0x00sec CTF Exercise #1 Remediation
Anyway, let’s get straight to it. You can find the exercise here. As noted, there are multiple ways to solve this. The first exercise is about web security. It looks like this.
In order to recommend any remediation, you should know how the attack is carried out. So, just looking at this, we need two piece of information.
Cryoplex found that the server was running Nginx 1.17.5 and PHP 7.3.14 according to Wappalyzer. It’s on a Digital Ocean server with 80 and 443 open according to Shodan.
Useful information, since this means that we’ll probably deal with files in PHP. The frontend is finished in Bootstrap. Nothing to it so far.
When you scroll down for something new, you will see this little snippet.
This is a little hint on where to look. Even if this hint wasn’t there, you likely would’ve found this by trial and error.
The hint tells other developers to delete the git directory after publishing. Thus the username and password is probably in there.
First you’ll need to install something that will rip the git repository. Fortunately, somebody have already written a tool to do just that. You can get dvcs-ripper here.
First, run this:
git clone https://github.com/kost/dvcs-ripper.git
Once you are in the new directory, do this:
./rip-git.pl -v -u https://exercise-1.0x00sec.dev/.git
We know it’s .git because of the hint. It was the first thing to try and it worked. After the script runs, you’ll see new files. The one you need is in index.php.
The code in index.php has the username and password. Great! It even tells you that it’s a SHA256 hash.
The next thing to do is to try to break the SHA256. Now, because hash functions like SHA256 are one way, it’s easier to use something like a dictionary attack.
git clone https://github.com/hashcat/hashcat.git
Change your directory to the new location.
make && make install
Look for the hash mode for hashcat here. We need SHA256, this is: 1400
Download Hob0Rules and change your directory to there. We’ll want to use rockyou.txt so run this:
Remember that SHA256 password? Put that into a text file on your desktop or something and call it “hash.txt.”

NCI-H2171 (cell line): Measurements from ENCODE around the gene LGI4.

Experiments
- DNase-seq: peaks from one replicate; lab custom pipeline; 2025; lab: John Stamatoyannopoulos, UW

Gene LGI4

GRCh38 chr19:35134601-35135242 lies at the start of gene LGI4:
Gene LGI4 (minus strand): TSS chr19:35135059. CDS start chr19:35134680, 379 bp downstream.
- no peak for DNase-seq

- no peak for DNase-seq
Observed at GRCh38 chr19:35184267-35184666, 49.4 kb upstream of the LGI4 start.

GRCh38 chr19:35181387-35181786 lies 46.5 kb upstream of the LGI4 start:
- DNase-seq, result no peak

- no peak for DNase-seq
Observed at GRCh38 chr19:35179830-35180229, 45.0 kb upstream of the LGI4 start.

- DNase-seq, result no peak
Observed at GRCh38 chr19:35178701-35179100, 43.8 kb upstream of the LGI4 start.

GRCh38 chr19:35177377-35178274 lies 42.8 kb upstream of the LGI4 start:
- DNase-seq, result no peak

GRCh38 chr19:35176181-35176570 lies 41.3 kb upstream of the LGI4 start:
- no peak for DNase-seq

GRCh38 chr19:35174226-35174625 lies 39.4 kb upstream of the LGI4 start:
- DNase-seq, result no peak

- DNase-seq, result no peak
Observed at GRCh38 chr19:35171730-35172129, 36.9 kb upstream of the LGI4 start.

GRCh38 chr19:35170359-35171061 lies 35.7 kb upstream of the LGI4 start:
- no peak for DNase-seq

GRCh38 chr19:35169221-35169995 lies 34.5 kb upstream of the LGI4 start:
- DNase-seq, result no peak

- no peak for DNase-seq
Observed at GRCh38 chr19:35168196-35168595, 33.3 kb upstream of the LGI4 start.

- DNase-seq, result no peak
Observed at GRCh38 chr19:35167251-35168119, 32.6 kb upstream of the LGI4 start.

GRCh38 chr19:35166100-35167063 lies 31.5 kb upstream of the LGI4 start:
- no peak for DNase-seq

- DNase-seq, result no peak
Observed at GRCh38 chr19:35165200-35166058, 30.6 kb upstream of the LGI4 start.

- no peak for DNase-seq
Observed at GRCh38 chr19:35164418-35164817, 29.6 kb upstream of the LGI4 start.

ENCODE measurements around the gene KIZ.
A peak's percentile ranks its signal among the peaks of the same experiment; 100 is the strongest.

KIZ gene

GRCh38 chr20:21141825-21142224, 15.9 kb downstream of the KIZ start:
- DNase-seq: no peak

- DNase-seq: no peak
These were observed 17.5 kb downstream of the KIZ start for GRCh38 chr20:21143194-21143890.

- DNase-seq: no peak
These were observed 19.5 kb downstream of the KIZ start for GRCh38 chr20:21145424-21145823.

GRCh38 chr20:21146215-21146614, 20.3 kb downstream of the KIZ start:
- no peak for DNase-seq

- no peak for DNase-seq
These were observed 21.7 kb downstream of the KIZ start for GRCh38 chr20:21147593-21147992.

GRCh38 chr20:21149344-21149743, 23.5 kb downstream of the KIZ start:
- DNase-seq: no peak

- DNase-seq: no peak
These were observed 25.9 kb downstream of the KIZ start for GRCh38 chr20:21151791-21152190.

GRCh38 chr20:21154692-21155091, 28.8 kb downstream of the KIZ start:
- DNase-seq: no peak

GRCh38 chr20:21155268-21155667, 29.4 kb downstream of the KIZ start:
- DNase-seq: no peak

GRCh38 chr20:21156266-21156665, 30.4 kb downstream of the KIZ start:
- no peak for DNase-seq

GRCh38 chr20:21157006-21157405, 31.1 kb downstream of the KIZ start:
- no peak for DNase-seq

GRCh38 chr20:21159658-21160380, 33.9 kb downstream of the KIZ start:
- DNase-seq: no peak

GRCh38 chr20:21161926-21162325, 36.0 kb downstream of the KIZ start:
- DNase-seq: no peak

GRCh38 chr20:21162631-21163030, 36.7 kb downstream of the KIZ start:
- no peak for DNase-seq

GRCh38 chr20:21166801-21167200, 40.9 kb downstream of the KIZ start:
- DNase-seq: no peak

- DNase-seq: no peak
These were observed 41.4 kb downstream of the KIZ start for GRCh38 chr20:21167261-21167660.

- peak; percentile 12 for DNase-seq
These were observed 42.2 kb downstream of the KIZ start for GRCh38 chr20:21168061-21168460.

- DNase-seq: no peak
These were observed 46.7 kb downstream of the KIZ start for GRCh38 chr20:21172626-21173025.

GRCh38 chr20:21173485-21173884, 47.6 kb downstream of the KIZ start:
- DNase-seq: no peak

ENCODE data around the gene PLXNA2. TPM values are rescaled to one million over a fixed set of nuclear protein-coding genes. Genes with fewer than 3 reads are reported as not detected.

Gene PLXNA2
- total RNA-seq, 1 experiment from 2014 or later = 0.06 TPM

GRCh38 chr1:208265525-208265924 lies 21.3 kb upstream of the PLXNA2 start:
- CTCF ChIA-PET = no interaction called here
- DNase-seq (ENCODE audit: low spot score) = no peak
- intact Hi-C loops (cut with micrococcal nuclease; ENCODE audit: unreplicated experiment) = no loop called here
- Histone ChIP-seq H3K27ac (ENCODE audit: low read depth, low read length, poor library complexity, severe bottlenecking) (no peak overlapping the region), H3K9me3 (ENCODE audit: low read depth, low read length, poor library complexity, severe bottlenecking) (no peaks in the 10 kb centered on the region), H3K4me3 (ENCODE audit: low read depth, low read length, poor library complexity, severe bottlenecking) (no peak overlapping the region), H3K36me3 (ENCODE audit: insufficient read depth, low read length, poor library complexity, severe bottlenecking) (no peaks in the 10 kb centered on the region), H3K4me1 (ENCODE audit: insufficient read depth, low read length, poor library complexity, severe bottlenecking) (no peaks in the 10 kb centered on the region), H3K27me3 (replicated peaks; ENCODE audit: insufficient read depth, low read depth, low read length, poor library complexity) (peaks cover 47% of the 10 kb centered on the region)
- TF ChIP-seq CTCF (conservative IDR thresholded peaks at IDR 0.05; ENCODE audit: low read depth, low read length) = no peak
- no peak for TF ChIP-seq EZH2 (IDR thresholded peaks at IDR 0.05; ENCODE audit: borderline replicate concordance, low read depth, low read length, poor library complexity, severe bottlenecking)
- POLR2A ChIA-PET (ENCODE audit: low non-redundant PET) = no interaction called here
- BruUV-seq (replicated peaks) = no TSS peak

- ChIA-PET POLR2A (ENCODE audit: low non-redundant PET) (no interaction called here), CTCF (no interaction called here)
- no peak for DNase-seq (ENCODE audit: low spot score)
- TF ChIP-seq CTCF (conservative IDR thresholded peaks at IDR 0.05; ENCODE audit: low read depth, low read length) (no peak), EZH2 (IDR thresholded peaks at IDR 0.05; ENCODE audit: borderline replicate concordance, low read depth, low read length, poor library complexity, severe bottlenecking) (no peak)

Finally, run this:
hashcat -a 0 -m 1400 ~/Desktop/hash.txt ~/Downloads/Hob0Rules-master/wordlists/rockyou.txt -r ~/Downloads/Hob0Rules-master/hob064.rule -o ~/Desktop/cracked.txt
Here’s the rationale.
I used 0 for -a because I wanted to start with something straighforward for attack mode. We’ve already covered which hash mode we want to use.
I left my hash.txt file on the Desktop and Hob0Rules in my Downloads folder. The second directory tells hashcat what set of words to use and -r tells hashcat what ruleset to use.
If successful, your password should output to cracked.txt.
Now that you see how the login is obtained, we want to make sure this doesn’t happen to our client. What can we do?
There are two scenarios here. The first is that the client has already published their password. Then the first thing you’ll want to recommend is that they change the password first thing first.
There is a tool called BFG Repo-Cleaner which will allow you to clean out your history. It was made with this scenario in mind.
A full guide is here.
The second scenario is best practice, where the client might be making their first push. If this is the case, one thing a client can do is to put their credentials into a configuration file. Then there should be a way so that the configuration file is never pushed to the repository.
I hope this was easy to follow along! Thank you for reading.